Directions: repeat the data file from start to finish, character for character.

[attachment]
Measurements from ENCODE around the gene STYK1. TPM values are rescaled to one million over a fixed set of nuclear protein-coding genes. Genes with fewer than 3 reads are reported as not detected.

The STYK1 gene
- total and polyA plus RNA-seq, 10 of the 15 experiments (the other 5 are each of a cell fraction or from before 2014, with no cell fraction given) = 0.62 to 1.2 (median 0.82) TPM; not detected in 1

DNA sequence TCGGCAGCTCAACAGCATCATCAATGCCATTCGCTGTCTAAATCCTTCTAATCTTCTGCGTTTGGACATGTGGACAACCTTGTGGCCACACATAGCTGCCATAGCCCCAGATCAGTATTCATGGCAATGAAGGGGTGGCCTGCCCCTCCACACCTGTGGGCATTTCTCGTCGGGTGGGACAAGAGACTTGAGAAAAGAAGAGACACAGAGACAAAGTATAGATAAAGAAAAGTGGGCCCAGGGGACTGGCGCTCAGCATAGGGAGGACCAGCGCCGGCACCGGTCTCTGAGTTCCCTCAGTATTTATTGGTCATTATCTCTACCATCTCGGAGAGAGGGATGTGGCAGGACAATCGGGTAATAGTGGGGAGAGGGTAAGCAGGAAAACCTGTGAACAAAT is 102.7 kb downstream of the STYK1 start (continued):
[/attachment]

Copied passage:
Measurements from ENCODE around the gene STYK1. TPM values are rescaled to one million over a fixed set of nuclear protein-coding genes. Genes with fewer than 3 reads are reported as not detected.

The STYK1 gene
- total and polyA plus RNA-seq, 10 of the 15 experiments (the other 5 are each of a cell fraction or from before 2014, with no cell fraction given) = 0.62 to 1.2 (median 0.82) TPM; not detected in 1

DNA sequence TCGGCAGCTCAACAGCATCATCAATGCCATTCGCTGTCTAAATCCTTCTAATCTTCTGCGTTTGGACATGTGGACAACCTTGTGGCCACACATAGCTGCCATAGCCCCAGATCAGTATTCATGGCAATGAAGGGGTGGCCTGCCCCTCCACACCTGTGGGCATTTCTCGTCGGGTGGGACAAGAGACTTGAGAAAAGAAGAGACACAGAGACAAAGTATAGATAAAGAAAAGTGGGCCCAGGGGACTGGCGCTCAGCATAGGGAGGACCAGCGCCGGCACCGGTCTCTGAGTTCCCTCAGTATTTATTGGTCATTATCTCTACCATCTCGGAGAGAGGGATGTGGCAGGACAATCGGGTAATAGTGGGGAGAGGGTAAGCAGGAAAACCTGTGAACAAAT is 102.7 kb downstream of the STYK1 start (continued):